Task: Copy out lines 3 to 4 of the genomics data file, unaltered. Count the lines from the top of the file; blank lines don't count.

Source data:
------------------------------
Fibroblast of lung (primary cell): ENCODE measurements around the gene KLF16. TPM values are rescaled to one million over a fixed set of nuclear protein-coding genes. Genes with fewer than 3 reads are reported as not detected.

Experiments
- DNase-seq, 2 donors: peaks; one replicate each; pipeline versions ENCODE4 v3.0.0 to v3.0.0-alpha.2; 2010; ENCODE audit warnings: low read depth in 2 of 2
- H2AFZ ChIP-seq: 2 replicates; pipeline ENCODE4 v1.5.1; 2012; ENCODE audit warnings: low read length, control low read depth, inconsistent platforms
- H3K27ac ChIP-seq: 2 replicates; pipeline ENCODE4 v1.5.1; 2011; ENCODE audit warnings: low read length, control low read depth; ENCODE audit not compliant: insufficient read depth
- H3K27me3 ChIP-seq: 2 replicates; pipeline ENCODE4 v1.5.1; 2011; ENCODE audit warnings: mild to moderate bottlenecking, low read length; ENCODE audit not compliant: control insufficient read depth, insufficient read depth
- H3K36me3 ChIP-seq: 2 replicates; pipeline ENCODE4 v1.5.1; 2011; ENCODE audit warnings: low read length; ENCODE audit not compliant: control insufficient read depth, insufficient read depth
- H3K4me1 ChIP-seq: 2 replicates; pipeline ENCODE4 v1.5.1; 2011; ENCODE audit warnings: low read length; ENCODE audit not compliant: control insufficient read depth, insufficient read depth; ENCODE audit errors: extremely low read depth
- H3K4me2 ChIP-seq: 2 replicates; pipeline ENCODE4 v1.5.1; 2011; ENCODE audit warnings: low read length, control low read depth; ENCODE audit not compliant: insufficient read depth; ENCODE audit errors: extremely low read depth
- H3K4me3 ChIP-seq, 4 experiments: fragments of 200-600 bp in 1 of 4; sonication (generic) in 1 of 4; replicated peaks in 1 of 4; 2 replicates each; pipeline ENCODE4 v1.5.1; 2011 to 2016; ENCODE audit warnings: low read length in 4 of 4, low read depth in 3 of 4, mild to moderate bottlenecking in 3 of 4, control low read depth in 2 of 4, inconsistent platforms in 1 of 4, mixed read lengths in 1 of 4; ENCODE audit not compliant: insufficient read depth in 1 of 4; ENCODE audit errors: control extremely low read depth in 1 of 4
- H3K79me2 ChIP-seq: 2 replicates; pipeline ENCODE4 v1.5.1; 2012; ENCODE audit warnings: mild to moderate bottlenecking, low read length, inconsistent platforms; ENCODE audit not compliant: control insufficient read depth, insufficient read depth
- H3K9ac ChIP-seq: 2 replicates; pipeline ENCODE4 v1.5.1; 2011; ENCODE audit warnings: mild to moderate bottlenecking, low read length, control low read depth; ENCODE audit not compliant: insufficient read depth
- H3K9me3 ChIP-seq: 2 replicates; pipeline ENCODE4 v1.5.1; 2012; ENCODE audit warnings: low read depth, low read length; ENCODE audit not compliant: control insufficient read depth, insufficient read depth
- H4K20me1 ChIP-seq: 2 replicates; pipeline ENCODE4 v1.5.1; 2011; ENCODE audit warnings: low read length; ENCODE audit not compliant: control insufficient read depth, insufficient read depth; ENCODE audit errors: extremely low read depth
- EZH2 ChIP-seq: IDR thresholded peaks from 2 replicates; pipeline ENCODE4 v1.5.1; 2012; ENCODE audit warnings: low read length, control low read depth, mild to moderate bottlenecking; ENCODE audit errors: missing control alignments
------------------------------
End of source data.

- DNase-seq, 2 donors: peaks; one replicate each; pipeline versions ENCODE4 v3.0.0 to v3.0.0-alpha.2; 2010; ENCODE audit warnings: low read depth in 2 of 2
- H2AFZ ChIP-seq: 2 replicates; pipeline ENCODE4 v1.5.1; 2012; ENCODE audit warnings: low read length, control low read depth, inconsistent platforms